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Malicious JavaScript Insertion through ARP Poisoning Attacks
May/June 2009 (vol. 7 no. 3)
pp. 72-74
Bojan Zdrnja, INFIGO IS
Details about ARP poisoning attacks as well as countermeasures have been known for years. Yet, most networks are still vulnerable to these attacks because they haven't implemented defenses. This article explains how ARP poisoning attacks work and analyzes how such attacks are exploited in the wild against Web hosting companies, where the ARP poisoning attacks are used for real-time network traffic modification.

1. D.C. Plummer, An Ethernet Address Resolution Protocol, RFC 826, Nov. 1982; http://tools.ietf.org/htmlrfc826.
2. C. Seifert, "Know Your Enemy: Behind the Scenes of Malicious Web Servers," Honeynet Project, Nov. 2007; www.honeynet.org/paperswek.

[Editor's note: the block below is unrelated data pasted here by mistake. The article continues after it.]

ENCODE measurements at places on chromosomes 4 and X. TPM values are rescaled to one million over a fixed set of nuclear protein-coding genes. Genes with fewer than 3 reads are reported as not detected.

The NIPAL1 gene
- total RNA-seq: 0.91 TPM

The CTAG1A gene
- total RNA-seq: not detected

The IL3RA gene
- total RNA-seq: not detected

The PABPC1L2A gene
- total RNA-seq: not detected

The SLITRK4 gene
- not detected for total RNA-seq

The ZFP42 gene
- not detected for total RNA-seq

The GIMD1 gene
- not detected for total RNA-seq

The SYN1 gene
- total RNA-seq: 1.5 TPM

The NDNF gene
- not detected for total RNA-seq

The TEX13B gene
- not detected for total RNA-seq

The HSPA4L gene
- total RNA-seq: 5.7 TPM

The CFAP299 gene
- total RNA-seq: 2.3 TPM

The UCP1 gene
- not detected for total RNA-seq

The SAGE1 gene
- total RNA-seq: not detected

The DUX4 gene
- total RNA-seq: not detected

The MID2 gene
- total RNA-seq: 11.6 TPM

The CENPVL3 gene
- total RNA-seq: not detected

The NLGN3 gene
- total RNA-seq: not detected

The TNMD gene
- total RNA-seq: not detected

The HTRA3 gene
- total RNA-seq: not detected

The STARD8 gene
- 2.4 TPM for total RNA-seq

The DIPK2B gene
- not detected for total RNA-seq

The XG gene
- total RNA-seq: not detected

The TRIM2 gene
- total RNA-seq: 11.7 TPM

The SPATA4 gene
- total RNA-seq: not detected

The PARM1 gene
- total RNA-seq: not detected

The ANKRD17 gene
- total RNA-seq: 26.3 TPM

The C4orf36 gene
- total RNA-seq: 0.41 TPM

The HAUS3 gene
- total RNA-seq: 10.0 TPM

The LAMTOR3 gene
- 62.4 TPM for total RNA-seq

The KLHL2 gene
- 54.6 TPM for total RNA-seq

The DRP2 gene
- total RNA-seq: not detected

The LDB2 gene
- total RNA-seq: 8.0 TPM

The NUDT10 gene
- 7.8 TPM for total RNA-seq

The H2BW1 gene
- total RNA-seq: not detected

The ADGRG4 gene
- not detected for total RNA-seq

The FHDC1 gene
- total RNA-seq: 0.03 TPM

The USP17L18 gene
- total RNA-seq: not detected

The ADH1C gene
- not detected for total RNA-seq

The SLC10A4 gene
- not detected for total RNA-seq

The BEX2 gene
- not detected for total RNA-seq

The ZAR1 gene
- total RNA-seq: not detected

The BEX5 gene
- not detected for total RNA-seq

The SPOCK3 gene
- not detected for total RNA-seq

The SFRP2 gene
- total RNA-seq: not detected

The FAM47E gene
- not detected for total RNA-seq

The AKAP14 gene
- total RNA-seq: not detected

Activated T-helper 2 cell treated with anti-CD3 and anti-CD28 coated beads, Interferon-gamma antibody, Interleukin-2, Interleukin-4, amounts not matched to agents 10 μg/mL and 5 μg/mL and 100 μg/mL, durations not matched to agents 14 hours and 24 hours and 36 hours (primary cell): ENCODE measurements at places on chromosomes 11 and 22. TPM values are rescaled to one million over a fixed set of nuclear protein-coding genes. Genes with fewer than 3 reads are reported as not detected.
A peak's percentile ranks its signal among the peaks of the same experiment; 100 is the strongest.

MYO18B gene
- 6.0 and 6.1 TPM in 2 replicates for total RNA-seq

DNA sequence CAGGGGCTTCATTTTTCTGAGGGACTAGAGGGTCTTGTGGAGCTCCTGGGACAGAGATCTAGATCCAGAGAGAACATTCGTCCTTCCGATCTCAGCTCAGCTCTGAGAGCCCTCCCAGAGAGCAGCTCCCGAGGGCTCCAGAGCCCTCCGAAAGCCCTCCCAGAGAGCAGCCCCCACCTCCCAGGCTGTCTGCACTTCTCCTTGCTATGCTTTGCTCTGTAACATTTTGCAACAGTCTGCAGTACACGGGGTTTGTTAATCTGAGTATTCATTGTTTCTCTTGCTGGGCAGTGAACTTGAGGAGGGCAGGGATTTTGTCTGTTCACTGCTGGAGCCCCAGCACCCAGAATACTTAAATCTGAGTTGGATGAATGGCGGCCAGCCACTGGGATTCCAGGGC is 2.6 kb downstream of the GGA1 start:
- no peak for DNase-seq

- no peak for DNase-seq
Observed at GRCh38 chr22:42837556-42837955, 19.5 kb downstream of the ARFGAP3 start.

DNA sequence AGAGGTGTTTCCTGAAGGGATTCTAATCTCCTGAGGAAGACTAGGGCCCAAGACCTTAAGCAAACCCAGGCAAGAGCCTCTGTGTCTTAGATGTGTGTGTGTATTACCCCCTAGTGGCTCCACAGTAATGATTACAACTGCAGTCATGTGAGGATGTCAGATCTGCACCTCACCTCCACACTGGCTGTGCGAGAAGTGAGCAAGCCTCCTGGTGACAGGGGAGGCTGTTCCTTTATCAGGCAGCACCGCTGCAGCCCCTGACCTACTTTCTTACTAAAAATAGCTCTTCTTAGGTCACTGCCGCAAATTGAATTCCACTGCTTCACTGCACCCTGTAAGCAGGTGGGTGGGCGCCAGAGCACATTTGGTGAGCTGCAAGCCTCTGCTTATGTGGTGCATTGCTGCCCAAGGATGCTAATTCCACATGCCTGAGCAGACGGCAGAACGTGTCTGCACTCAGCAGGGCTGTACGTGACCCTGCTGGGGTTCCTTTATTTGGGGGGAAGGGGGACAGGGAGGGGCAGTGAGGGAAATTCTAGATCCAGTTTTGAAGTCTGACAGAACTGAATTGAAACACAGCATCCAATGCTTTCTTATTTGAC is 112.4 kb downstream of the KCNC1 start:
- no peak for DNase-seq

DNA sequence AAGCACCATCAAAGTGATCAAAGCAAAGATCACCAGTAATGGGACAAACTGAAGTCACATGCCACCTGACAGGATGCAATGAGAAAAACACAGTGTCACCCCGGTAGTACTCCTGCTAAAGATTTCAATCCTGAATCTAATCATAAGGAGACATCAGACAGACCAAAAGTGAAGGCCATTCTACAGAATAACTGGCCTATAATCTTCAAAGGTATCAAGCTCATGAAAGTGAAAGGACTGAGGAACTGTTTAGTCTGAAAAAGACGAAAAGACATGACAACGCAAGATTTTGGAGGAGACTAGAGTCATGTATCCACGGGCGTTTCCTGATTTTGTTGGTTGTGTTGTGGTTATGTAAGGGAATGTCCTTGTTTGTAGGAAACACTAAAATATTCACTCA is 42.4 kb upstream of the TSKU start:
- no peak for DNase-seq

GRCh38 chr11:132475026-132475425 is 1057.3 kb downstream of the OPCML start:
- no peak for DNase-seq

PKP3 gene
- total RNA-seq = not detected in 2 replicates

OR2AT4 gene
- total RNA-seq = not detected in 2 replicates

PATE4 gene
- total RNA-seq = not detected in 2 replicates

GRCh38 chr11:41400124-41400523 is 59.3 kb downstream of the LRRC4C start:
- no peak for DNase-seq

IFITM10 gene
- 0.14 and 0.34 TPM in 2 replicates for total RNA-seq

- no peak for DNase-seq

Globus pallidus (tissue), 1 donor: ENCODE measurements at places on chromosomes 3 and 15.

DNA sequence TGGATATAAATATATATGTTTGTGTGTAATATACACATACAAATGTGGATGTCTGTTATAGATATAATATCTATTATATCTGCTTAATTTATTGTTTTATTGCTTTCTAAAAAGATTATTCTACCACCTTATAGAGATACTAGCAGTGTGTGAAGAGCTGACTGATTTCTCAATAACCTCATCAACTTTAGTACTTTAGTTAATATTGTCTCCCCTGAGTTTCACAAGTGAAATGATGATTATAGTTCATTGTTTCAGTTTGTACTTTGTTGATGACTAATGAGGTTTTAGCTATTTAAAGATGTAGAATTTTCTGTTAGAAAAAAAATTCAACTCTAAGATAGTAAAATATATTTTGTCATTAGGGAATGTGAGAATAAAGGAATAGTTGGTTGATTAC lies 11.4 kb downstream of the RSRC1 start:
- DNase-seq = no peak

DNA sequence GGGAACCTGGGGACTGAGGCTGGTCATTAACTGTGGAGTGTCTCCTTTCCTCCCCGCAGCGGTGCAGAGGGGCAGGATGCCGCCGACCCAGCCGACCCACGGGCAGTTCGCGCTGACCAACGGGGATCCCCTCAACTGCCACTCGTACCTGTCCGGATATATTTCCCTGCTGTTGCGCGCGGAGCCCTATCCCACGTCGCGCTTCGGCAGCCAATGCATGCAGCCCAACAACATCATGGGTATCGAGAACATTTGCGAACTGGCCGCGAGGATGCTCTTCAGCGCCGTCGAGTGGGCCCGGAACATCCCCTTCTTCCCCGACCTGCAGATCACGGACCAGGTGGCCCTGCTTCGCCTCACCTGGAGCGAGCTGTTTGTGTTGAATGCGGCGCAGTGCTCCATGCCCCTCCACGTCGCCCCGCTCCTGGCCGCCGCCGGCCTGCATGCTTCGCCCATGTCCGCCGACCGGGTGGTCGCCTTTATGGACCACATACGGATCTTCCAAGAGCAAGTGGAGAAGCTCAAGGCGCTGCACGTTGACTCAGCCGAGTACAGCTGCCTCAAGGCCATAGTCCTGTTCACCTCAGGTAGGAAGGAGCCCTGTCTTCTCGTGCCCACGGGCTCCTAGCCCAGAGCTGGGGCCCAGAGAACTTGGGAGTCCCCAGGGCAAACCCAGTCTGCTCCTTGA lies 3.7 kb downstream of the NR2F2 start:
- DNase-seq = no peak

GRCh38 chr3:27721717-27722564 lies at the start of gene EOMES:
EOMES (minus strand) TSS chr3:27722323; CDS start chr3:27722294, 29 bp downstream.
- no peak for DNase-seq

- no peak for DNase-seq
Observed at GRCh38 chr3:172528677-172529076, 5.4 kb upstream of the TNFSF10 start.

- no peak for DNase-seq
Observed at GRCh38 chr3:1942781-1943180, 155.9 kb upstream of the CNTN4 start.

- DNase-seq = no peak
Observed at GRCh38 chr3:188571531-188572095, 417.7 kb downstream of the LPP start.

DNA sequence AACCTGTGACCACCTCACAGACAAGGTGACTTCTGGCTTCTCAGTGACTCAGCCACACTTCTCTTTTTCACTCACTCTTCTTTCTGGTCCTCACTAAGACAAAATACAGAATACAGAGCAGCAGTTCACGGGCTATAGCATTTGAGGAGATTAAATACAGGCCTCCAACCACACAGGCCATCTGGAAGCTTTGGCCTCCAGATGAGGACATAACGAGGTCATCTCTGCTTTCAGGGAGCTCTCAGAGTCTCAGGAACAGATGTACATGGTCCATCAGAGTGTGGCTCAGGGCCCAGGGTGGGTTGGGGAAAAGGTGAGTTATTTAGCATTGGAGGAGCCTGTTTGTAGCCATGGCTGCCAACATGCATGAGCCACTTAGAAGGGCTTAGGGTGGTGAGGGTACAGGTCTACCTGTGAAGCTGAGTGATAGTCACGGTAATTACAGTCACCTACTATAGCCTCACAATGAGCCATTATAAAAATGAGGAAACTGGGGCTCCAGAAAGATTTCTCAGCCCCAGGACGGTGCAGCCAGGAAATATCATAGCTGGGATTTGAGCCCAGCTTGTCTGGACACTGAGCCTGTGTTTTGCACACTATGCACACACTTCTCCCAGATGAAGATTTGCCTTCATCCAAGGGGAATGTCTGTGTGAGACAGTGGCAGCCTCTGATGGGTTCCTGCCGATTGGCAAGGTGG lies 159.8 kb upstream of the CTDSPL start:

3. B. Zdrnja, "Massive ARP Spoofing Attacks on Web Sites," SANS Internet Storm Center, Mar. 2009; http://isc.sans.orgdiary.html?storyid=6001
4. Y. Bhaiji, Network Security Technologies and Solutions, CCIE Professional Development Series, Cisco Press, 2008.

Index Terms:
arp poisoning, Address Resolution Protocol, ARP, network, security, malicious javascript insertion, security & privacy, attack trends
Citation:
Bojan Zdrnja, "Malicious JavaScript Insertion through ARP Poisoning Attacks," IEEE Security & Privacy, vol. 7, no. 3, pp. 72-74, May-June 2009, doi:10.1109/MSP.2009.72
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